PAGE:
REIGNING CHAMPIONS: Greg Inglis (left) and Paul Gallen with the Rugby League World Cup in 2013.
REIGNING CHAMPIONS: Greg Inglis (left) and Paul Gallen with the Rugby League World Cup in 2013. DEAN LEWINS

Cup draw shows league’s axis is shifting

NEXT year’s World Cup scheduling is concrete proof Brisbane has replaced Sydney as Australia’s No.1 rugby league state.

Sydney may have more teams and more rugby league fans but in recent years they have not supported the game the same way as those loyal ones in Brisbane and Queensland.

The 2017 World Cup organising committee said as much this week when it released the official draw spreading 28 matches across Australia, New Zealand and, for the first time, Papua New Guinea, which will host three pool games.

But the big games, a semi-final and the final on December 2, have been allocated to Brisbane’s 52,000-seat Suncorp Stadium, guaranteeing both will pull sell-out crowds.

The writing has been on the wall for some years, with Sydney fans failing to support Test matches.

And last week only 60,000 turned out for the third Origin game at ANZ Stadium to farewell NSW captain Paul Gallen.

By all reports more than 20,000 of those tickets were given away free.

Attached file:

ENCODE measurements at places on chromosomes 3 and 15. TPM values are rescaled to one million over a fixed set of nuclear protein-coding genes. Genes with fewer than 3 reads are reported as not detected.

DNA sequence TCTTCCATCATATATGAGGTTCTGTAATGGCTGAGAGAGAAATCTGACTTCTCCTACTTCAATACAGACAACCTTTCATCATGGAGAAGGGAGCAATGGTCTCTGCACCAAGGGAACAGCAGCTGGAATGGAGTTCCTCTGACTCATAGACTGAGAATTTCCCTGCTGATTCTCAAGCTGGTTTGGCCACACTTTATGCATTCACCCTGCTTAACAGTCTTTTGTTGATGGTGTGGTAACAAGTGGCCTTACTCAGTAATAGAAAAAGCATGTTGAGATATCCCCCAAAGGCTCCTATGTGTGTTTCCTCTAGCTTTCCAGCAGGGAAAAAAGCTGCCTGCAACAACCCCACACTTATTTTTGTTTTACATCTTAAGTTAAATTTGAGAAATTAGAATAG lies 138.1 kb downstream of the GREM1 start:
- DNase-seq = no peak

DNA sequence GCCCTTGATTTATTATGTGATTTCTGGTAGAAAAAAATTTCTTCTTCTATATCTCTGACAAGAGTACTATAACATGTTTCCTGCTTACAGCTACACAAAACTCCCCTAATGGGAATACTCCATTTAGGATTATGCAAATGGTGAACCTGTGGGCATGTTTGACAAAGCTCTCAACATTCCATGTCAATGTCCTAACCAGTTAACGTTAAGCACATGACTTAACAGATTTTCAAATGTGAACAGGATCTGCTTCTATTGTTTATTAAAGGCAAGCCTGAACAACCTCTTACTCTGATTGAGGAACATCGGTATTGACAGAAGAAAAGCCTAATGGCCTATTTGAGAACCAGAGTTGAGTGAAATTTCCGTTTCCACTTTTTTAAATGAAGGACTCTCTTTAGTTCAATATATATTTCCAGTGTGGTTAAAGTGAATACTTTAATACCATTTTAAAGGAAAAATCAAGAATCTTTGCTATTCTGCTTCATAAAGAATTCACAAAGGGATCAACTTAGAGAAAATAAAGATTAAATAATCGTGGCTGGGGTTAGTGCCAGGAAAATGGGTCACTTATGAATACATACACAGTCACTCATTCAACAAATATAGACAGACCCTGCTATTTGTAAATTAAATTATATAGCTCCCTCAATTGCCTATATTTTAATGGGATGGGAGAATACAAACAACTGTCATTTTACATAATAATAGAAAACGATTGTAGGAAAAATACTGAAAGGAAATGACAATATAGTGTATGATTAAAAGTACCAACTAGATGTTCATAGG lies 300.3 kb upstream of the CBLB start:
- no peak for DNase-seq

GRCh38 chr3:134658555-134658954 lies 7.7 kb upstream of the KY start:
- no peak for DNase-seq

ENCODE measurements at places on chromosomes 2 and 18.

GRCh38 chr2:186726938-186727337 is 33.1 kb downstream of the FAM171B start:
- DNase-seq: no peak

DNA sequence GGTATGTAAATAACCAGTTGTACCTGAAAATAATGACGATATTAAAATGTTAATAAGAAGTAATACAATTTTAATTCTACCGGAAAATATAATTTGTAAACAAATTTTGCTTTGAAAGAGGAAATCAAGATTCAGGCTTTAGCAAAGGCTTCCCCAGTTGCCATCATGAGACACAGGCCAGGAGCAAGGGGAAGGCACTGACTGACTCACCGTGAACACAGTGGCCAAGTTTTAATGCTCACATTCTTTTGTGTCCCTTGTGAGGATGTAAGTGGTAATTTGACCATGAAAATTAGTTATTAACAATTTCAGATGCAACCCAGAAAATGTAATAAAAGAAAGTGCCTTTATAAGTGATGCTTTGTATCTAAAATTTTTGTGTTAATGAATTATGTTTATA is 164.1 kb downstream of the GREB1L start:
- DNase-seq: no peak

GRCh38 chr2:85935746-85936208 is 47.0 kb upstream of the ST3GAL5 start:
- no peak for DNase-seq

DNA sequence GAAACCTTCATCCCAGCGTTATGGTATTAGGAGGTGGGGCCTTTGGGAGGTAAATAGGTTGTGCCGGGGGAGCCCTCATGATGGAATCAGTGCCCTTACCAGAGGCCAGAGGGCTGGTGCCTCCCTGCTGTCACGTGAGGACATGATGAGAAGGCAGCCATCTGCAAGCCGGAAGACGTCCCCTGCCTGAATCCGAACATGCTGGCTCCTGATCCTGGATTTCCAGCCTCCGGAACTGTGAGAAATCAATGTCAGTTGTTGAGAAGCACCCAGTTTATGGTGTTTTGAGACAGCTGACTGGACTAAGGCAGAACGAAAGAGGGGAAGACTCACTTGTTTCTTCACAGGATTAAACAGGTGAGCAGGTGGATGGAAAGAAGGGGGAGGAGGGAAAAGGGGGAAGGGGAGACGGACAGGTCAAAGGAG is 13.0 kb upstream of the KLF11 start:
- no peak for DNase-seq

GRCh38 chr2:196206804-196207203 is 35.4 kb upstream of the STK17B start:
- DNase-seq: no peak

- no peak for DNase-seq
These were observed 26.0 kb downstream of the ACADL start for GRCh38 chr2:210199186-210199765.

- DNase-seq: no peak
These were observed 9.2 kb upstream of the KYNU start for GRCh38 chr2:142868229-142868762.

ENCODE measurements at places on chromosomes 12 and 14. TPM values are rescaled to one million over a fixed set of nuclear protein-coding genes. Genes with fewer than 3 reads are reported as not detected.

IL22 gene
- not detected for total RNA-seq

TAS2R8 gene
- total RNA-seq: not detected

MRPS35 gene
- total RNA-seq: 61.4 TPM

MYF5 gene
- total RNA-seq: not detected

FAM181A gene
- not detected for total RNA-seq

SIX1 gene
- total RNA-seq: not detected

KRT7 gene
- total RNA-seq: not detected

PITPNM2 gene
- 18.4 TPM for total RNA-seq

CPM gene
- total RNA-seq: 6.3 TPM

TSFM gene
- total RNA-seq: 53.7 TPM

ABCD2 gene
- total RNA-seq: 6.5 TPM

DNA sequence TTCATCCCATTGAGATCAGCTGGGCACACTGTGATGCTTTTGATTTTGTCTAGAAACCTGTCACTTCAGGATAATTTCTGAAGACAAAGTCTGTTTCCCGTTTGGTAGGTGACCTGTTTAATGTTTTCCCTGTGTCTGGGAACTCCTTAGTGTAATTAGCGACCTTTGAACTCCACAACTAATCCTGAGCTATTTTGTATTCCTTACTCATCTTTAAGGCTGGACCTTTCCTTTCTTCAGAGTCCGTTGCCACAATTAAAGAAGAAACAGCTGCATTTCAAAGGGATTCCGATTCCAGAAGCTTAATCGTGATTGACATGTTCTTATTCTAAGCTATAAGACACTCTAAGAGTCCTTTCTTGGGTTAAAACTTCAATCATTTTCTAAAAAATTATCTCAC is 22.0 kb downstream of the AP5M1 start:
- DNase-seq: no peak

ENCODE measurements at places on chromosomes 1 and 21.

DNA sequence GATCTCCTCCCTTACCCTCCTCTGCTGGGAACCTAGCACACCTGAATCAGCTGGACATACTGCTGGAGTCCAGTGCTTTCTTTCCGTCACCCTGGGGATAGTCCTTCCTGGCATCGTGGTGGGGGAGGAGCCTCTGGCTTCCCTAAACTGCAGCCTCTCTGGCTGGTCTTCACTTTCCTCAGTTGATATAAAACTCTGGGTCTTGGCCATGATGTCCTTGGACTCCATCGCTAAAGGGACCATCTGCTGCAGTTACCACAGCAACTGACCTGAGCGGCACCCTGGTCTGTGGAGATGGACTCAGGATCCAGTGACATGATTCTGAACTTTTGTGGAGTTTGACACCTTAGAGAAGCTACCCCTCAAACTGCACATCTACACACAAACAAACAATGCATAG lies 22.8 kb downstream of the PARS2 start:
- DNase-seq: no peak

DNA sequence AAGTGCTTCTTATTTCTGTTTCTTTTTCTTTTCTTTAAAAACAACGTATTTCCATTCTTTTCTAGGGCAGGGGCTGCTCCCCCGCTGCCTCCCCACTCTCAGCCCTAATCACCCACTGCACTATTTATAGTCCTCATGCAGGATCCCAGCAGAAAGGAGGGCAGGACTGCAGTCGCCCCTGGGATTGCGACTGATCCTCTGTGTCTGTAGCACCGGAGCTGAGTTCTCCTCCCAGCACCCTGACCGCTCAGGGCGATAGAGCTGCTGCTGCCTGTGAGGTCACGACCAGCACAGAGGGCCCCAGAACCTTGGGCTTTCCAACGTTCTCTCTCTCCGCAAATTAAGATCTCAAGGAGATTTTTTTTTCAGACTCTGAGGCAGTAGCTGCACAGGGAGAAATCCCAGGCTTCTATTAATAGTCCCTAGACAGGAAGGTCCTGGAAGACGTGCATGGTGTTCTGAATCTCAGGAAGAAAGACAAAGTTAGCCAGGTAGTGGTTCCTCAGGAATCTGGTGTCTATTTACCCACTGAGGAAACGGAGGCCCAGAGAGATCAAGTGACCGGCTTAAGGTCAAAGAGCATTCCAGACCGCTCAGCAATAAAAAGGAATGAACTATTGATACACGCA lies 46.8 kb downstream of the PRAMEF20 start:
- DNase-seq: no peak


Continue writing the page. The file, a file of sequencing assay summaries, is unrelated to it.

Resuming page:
While eight games will be played in Queensland, with matches in Townsville, Cairns and Brisbane, Sydney has just two pool games featuring minnows Lebanon playing Australia and England.

Even Darwin has been allocated a World Cup quarter-final – a slap in the face and a clear message to Sydney fans to lift their game or risk Brisbane staging more big events.

The Queensland Rugby League is already manoeuvring to stage the 2019 and possibly 2020 NRL grand finals at Suncorp Stadium while ANZ Stadium undergoes a $1.6 billion makeover.

And with the backing of the State Government it is also looking into the possibility of bidding to take Origin games off Sydney because of falling crowds.

Other cities, including Melbourne and Perth, and even New Zealand are tipped to join the bidding but Brisbane, with its rich rugby league history, would have to be a hot favourite to win the race.

Last year’s grand final was fought out by two Queensland sides, North Queensland and Brisbane, with the Cowboys winning a heart-stopping contest through a Johnathan Thurston extra-time field goal.

The message is now very clear that unless Sydney fans start supporting games the shift of power to Queensland, where fans can’t get enough rugby league, will continue.